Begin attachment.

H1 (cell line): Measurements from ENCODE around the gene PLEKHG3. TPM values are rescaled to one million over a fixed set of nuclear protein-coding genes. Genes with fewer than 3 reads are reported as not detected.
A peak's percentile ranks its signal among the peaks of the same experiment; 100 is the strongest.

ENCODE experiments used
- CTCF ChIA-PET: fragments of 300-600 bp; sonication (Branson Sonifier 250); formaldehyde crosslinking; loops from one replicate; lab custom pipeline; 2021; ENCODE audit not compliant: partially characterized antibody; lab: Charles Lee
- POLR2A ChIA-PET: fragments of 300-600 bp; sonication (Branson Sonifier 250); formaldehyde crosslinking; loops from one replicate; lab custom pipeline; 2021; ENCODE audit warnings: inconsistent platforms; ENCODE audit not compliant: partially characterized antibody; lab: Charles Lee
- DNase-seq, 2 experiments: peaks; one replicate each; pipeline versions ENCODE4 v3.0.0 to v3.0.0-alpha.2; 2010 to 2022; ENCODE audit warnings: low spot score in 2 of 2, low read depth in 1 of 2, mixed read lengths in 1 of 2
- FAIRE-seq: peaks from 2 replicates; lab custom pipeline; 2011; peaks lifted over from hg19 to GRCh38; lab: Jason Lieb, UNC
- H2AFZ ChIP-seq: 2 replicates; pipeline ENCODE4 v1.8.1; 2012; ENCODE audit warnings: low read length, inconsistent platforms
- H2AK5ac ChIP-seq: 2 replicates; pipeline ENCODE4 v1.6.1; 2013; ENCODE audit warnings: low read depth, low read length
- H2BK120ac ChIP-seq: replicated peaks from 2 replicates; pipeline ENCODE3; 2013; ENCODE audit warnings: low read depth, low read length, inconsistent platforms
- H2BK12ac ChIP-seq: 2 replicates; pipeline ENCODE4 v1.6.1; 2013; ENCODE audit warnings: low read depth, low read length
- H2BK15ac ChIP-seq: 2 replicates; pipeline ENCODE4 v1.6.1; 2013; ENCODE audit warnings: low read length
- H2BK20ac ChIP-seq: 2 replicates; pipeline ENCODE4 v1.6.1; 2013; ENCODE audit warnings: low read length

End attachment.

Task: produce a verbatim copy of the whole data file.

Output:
H1 (cell line): Measurements from ENCODE around the gene PLEKHG3. TPM values are rescaled to one million over a fixed set of nuclear protein-coding genes. Genes with fewer than 3 reads are reported as not detected.
A peak's percentile ranks its signal among the peaks of the same experiment; 100 is the strongest.

ENCODE experiments used
- CTCF ChIA-PET: fragments of 300-600 bp; sonication (Branson Sonifier 250); formaldehyde crosslinking; loops from one replicate; lab custom pipeline; 2021; ENCODE audit not compliant: partially characterized antibody; lab: Charles Lee
- POLR2A ChIA-PET: fragments of 300-600 bp; sonication (Branson Sonifier 250); formaldehyde crosslinking; loops from one replicate; lab custom pipeline; 2021; ENCODE audit warnings: inconsistent platforms; ENCODE audit not compliant: partially characterized antibody; lab: Charles Lee
- DNase-seq, 2 experiments: peaks; one replicate each; pipeline versions ENCODE4 v3.0.0 to v3.0.0-alpha.2; 2010 to 2022; ENCODE audit warnings: low spot score in 2 of 2, low read depth in 1 of 2, mixed read lengths in 1 of 2
- FAIRE-seq: peaks from 2 replicates; lab custom pipeline; 2011; peaks lifted over from hg19 to GRCh38; lab: Jason Lieb, UNC
- H2AFZ ChIP-seq: 2 replicates; pipeline ENCODE4 v1.8.1; 2012; ENCODE audit warnings: low read length, inconsistent platforms
- H2AK5ac ChIP-seq: 2 replicates; pipeline ENCODE4 v1.6.1; 2013; ENCODE audit warnings: low read depth, low read length
- H2BK120ac ChIP-seq: replicated peaks from 2 replicates; pipeline ENCODE3; 2013; ENCODE audit warnings: low read depth, low read length, inconsistent platforms
- H2BK12ac ChIP-seq: 2 replicates; pipeline ENCODE4 v1.6.1; 2013; ENCODE audit warnings: low read depth, low read length
- H2BK15ac ChIP-seq: 2 replicates; pipeline ENCODE4 v1.6.1; 2013; ENCODE audit warnings: low read length
- H2BK20ac ChIP-seq: 2 replicates; pipeline ENCODE4 v1.6.1; 2013; ENCODE audit warnings: low read length